THEY WALKED To ACCEPT, INCLUDE and EMPOWER Autism Awareness Walk

Published : 12:02 am  April 10, 2018 | No comments so far |  |  (102) reads | 

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Untitled-1AUTISM – do we know enough about it? Are we accepting these children and young adults with autism to be part of our society? Do we give them the love and care we would give our children who are not autistic?  These are some of the questions that the Reach Beyond team strived to answer when they organised the awareness walk to commemorate the World Autism Day recently.


Reach Beyond – Autism and Child Development Centre’s “Walk to ACCEPT, INCLUDE and EMPOWER” which was held at the Viharamahadevi Park was a successful event patronised by the young and old alike to support this cause, as it aims to create awareness at grassroot level and promote a more inclusive society for children and young adults with disabilities. It was encouraging to see so many people with no barriers of social backgrounds, age, race or religion join hands together in one accord, with one purpose in mind – to help and empower these individuals with special needs.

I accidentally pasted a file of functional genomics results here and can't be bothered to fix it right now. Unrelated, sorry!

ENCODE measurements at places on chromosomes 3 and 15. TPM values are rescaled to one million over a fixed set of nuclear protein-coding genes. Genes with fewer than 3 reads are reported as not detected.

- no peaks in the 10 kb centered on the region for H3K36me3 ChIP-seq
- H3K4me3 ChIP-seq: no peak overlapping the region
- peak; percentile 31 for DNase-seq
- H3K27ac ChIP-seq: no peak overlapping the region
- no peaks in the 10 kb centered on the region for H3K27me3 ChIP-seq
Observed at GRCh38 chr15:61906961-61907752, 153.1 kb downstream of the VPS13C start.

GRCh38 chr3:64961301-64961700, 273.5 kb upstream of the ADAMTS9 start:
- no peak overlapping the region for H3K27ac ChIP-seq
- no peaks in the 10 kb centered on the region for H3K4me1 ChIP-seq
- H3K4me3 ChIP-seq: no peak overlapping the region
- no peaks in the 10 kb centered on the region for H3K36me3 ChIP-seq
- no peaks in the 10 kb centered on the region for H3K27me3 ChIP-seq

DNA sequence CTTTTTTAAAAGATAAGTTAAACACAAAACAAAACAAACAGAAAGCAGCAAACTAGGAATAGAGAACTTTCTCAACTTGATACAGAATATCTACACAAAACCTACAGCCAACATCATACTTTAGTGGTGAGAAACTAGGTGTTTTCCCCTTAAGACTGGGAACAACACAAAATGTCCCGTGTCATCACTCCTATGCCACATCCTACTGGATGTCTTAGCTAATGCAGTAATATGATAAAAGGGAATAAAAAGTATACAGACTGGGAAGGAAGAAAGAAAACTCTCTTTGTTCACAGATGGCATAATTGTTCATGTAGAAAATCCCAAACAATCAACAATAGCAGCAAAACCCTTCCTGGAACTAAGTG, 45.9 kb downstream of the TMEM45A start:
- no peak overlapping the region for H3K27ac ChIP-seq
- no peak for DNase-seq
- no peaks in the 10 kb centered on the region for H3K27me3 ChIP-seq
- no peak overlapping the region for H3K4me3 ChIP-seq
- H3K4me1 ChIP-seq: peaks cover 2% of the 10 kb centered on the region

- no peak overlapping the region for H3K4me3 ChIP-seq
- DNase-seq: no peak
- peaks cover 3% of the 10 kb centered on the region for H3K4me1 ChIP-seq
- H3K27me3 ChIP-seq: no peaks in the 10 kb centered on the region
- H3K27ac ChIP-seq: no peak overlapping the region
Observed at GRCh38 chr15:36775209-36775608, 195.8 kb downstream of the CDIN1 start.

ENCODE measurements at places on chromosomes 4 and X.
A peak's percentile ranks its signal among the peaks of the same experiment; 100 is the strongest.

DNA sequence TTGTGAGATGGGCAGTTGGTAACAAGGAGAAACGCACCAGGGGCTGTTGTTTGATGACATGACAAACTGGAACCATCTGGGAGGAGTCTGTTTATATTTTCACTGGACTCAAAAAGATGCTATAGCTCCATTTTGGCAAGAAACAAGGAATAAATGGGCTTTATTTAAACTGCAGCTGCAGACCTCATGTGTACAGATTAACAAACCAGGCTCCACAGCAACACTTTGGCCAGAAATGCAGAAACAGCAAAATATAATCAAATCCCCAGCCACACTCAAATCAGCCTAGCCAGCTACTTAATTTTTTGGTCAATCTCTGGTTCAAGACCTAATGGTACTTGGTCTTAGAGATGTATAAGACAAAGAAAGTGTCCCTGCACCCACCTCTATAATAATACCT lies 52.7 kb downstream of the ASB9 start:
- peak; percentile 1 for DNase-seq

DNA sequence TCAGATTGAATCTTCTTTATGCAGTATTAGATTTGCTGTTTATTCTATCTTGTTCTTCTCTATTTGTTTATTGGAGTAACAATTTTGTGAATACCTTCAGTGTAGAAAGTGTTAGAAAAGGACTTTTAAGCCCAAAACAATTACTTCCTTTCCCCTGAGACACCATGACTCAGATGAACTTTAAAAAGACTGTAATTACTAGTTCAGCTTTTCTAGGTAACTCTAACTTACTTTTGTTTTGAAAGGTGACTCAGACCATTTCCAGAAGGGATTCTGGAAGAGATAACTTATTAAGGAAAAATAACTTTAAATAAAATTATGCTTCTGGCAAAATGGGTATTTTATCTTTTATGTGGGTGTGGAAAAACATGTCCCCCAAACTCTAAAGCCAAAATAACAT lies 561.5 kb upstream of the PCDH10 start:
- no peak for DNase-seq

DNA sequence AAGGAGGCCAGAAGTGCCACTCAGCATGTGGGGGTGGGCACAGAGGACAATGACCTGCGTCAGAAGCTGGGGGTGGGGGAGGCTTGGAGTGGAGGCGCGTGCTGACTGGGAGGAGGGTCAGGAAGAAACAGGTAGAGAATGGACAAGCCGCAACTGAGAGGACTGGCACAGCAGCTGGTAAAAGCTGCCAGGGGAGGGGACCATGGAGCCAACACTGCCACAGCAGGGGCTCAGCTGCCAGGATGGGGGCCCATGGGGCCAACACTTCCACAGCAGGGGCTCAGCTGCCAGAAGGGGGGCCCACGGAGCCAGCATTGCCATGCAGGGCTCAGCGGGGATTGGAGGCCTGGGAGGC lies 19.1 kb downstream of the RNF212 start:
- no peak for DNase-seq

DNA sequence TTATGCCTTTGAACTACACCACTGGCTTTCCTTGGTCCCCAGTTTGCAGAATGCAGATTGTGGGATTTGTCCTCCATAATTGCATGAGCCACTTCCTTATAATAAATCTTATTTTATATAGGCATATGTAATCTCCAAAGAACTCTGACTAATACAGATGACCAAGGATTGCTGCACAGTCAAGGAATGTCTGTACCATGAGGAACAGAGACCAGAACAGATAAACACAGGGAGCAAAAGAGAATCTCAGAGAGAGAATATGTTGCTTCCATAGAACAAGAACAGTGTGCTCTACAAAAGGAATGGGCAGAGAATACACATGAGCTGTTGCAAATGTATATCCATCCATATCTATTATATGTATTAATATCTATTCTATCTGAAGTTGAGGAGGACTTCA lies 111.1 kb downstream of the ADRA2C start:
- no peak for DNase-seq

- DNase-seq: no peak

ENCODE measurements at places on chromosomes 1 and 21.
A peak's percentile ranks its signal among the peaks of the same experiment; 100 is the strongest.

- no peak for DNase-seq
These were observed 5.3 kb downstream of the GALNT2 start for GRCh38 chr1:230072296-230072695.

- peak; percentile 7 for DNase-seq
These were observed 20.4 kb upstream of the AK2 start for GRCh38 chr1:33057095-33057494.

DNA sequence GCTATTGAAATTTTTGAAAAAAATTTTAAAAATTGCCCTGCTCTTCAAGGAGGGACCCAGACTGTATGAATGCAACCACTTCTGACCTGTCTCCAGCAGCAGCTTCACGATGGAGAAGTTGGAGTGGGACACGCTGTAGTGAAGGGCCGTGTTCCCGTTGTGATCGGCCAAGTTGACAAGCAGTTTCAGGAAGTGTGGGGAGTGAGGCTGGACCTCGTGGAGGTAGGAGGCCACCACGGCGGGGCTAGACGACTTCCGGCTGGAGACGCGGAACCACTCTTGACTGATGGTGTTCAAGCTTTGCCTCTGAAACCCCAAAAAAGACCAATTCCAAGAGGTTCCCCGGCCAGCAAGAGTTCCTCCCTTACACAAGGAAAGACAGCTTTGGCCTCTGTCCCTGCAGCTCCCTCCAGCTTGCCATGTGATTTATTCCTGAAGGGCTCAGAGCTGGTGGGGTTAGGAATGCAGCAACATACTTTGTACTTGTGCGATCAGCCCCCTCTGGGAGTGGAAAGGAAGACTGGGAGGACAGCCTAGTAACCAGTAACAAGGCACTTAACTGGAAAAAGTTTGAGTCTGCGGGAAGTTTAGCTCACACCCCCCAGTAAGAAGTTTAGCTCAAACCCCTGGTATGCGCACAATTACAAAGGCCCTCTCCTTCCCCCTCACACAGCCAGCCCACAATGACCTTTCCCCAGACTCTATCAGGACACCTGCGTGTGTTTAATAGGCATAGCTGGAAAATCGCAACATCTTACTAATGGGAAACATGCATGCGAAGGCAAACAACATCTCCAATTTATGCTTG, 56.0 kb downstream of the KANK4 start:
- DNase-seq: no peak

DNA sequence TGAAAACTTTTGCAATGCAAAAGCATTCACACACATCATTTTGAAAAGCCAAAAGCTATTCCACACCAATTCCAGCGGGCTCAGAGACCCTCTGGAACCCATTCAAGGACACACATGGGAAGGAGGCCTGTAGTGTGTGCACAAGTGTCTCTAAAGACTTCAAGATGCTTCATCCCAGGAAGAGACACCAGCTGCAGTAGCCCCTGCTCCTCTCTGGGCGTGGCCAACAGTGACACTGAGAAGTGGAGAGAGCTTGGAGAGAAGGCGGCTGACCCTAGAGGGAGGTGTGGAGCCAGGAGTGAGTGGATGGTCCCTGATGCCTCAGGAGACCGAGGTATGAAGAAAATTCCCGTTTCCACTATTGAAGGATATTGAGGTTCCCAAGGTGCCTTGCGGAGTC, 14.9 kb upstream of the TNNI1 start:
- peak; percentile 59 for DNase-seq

Reach Beyond ‘Parents as Partners’ support group is the first island wide parent disability movement in Sri Lanka. They are a free of charge support network for parents of children with all disabilities, in operation since November of 2016, with a growing membership of more than 700 parents.

 

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It was encouraging to see so many people with no barriers of social backgrounds, age, race or religion join hands together in one accord

 


Their goal is to build a tri-lingual parent support network of 10,000 parents across the country within the next 3 to 5 years. Awareness and acceptance go a long way in helping individuals with autism lead a meaningful life. The parents of children with autism not only struggle with helping their child cope with the struggles of daily life, but also feel belittled by the judging eyes of the public. The walk was followed by several tri-lingual events including a talent show, fun fair and forum for parents.


Many parents were seen mingling and getting to know individuals with autism and their families who could in the future help and support them overcome the stigma. This was a great opportunity for them to realise that they need not feel alone anymore.

 

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Life-2-new

 

 

 

 

photo by Damith 
Wickramasinghe